Character Creation (Cora Supplement)
From D&D Wiki
|World of Cora|
Rules for Character Creation
The world of Cora is designed for the Epic 8 (E8) system. E8 uses all the same rules of DnD 3.5, except that you do not gain levels past 8. Instead of gaining levels, players can choose feats to continue increasing their characters' power. Make sure to check the advancement rules on how to advance a character in an E8 game.
The first thing you should do is choose a race from the list of available races. After you have chosen a race that suits you, find a class from the list of available classes. Choose your ability scores using the rules listed in the section below. Then choose any feats, flaws, traits, and skills.
Your character's ability scores are determined using a 25 point buy, and like in normal character creation, you may not raise a stat above an 18 before racial modifiers.
- Flaws, Traits, & Feats
- You may gain one flaw during character creation chosen from the list of flaws.
- You may gain one trait during character creation chosen from the list of traits.
- All characters gain one regional, birth, or racial feat at first, this is in addition to the normal feat gained at 1st level.
- Knowledge (Nature) and Knowledge (Geography) have been rolled up into Survival, for all uses of these knowledge skills use Survival instead.
- You may use either Int or Wis for Survival whichever is higher.
- You may use either Str or Cha for Intimidate whichever is higher.
- Hit Points
- All Characters gain maximum hit points for their class + constitution score at first level, rather than maximum hit points + constitution modifier.
- At every other level a character gains hit points equal to 1/2 hit dice + 1 + constitution modifier. (Ex. A rogue with a constitution of 12 would gain 5 hit points at every level above 1st. 3 for their d6 hit die + 1 + constitution modifier of 1)
In the world of Cora your character stops gaining levels at 8th level. After you attain 8th level you may select another feat that you meet the prerequisites for, for every 5,000 experience points you gain. This allows you to continue advancing your character even though you may not be gaining more levels. Make sure to check the feats page for additional feats that can be used once you have attained 8th level.
Always be careful when choosing your alignment. Generally, evil alignments are off limits, but there are always exceptions. The adventuring party needs to be able to work together, and infighting is never good. Inter-group tension is always good for role-playing purposes, but if it gets too out of hand because your alignment, or personality doesn't match the rest of the groups can lead to frustrated players and mark a stalemate in the game. Make sure you consult your DM before you choose an evil alignment. Don't box yourself in within the alignment, just because you are Lawful doesn't mean you never break any laws. Maybe you hold to a personal set of laws, or a specific cities regulations. Likewise, chaotic doesn't mean you completely disregard laws, or are completely selfish. Alignments should simply be used to help better determine your characters moral compass, and give the DM a short idea of what kinds of actions your character may take with certain other party members.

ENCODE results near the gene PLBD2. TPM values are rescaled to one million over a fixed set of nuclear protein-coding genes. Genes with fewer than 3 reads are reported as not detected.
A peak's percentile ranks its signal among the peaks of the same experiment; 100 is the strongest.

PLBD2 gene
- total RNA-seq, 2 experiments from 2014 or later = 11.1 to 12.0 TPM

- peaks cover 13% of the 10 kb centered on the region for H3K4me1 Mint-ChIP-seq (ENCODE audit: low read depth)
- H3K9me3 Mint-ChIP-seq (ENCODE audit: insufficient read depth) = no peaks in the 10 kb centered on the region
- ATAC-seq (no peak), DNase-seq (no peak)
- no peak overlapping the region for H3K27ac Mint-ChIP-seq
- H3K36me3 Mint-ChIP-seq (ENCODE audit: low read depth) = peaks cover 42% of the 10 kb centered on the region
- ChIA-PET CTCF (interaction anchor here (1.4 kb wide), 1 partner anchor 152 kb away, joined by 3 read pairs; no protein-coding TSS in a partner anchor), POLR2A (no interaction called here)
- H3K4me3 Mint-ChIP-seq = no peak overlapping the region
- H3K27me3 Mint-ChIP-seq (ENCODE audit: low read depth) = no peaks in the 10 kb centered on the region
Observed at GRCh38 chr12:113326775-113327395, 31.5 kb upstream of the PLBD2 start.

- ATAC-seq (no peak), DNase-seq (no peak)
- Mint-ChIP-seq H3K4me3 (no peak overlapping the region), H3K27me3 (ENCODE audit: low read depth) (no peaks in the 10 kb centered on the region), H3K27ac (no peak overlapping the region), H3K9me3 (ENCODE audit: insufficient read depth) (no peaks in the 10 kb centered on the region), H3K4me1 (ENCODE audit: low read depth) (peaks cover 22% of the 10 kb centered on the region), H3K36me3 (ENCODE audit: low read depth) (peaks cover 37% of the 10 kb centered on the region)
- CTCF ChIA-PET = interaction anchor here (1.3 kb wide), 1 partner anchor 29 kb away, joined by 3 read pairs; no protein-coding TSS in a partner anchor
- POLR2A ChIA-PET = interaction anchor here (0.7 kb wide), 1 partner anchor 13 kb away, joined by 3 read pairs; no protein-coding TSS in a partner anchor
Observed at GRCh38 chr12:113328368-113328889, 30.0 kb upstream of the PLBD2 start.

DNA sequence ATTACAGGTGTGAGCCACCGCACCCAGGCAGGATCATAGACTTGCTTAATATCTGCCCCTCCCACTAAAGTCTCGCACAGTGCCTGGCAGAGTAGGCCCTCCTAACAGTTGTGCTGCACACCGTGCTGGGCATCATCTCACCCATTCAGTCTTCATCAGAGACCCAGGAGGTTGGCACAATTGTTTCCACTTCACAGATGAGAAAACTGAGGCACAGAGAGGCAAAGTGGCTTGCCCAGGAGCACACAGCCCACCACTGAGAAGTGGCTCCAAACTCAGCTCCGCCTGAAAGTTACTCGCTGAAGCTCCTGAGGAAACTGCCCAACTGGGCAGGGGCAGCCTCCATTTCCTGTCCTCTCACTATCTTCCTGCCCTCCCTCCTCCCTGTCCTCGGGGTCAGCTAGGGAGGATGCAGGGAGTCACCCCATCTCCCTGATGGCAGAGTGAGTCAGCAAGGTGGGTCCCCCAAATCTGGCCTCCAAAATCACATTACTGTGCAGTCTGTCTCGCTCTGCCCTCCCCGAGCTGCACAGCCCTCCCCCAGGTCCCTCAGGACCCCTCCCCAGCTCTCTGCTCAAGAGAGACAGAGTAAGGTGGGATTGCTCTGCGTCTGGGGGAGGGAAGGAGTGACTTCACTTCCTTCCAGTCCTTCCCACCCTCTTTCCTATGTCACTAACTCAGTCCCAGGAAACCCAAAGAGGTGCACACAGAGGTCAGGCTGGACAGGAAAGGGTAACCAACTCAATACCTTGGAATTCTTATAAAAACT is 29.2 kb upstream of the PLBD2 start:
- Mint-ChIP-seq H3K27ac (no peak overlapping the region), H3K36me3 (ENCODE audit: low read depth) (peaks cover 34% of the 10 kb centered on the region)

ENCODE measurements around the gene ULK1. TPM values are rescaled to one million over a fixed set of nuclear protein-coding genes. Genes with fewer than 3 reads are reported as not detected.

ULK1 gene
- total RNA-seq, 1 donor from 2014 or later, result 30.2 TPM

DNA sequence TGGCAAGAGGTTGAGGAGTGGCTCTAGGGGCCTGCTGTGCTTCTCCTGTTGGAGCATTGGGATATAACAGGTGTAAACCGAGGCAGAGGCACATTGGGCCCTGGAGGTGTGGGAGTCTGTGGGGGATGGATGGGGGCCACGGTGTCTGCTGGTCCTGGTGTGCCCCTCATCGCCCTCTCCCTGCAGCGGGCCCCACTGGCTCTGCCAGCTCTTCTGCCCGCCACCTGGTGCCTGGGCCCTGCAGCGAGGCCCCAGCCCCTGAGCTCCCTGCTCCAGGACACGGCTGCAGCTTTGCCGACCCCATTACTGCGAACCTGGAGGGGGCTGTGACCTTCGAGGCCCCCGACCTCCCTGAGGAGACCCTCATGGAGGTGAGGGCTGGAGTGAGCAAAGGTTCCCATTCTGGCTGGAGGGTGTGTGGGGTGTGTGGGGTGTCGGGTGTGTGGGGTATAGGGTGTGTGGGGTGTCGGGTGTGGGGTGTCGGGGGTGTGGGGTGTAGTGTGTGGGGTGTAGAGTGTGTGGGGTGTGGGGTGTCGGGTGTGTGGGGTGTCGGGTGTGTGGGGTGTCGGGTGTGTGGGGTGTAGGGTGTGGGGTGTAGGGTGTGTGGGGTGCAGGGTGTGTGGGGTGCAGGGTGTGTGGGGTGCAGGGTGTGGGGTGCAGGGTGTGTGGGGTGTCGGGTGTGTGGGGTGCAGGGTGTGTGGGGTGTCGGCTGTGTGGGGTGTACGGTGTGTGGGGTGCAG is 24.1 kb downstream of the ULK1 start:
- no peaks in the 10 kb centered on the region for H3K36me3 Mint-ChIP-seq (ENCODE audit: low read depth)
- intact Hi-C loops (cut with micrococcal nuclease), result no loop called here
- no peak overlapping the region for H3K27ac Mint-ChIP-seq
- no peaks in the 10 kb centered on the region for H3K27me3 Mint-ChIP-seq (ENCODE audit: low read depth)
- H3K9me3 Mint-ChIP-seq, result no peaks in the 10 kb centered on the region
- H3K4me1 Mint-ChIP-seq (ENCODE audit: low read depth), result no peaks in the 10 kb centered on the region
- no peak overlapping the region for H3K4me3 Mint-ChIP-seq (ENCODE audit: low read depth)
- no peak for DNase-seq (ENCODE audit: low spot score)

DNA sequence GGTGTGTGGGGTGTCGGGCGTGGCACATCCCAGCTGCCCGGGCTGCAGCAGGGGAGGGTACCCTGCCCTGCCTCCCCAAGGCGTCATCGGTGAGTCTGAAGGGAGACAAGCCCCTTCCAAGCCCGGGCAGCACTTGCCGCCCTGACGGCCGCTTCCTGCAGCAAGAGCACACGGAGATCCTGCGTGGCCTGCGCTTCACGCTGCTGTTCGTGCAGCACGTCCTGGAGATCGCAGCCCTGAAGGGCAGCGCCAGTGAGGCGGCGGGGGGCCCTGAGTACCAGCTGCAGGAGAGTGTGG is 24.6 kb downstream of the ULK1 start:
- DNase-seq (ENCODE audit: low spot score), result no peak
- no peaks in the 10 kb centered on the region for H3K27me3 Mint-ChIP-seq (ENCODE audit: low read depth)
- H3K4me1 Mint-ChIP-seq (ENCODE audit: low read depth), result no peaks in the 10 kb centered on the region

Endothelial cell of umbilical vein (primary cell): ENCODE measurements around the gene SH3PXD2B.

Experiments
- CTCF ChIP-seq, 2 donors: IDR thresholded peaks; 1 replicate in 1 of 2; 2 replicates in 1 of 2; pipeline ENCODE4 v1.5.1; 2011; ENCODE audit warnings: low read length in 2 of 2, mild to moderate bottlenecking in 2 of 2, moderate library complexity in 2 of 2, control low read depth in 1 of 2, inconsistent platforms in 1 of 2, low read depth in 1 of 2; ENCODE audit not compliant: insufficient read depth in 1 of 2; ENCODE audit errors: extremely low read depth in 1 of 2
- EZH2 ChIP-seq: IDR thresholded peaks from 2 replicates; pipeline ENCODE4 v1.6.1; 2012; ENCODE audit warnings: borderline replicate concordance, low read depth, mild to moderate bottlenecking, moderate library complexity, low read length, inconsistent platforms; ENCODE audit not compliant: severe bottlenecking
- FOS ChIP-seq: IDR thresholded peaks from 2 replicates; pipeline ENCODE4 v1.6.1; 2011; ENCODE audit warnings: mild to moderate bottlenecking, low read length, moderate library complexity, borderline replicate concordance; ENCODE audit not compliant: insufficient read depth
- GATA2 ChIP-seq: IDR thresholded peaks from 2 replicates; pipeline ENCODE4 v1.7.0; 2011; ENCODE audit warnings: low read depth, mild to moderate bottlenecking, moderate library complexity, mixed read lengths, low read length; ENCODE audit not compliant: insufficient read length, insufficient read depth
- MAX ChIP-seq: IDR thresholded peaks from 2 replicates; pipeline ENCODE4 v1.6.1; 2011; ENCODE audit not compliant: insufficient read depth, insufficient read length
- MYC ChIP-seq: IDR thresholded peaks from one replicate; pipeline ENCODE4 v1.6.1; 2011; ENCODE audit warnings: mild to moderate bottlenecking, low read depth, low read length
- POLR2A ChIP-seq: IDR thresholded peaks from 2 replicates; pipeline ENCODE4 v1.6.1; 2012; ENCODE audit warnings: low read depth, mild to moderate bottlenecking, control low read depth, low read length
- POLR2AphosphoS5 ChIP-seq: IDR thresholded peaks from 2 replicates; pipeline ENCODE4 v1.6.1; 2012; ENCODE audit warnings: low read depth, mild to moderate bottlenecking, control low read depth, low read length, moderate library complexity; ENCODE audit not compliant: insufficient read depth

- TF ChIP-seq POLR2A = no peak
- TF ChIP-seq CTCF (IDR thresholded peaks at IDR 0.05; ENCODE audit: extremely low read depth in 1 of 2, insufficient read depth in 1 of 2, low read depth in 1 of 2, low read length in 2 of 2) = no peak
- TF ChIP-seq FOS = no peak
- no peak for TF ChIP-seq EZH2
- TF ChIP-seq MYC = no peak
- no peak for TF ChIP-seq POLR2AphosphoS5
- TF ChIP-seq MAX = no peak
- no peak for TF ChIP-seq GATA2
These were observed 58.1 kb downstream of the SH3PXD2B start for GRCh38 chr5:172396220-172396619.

It's always good to give your character a personality. They need a drive, something that motivates their actions for adventuring. Maybe they can't stand the city any longer and want to go see the countryside. Maybe they are curious and want to see where the different planar portals lead. Maybe your character desires great fame or fortune so he takes jobs to earn some cash. Maybe your character is a scholar, sage, or simply looking for more knowledge. Whatever the reason, you should find a motive for your character to be adventuring and expand on it. This allows your DM opportunities to provide you with character progression, not just leveling up, but also to see your character interact with the world he is in. It is important that your character have a flaw, this is critical in every hero story. If your character has no flaws then there can not be a story about him battling with these flaws. Maybe he is over zealous, or cheap. Maybe he is racist, or hates a certain religion, or belief system. Maybe he is a courageous warrior but has a phobia for social situations or tight spaces. Whatever your character is amazing at, make sure you allow him to be equally horrible at something else. This makes your character believable.
A back story is vital to your character. Too much back story leaves your character nowhere to grow. The best back story is one that helps define your character, but still leaves you room to innovate, and grow. Read up (or ask your Dungeon Master) about the Cora setting so you can have some grasp of where you character grew up and the environment he was nurtured in. Sometimes writing out a full back story is too exhausting, it may be simpler to write a short story about your characters upbringing, or throw your character into a few different sticky situations and explain who he met and how he got out of them. This is always helpful to the Dungeon Master, and will give your character more depth along with the world.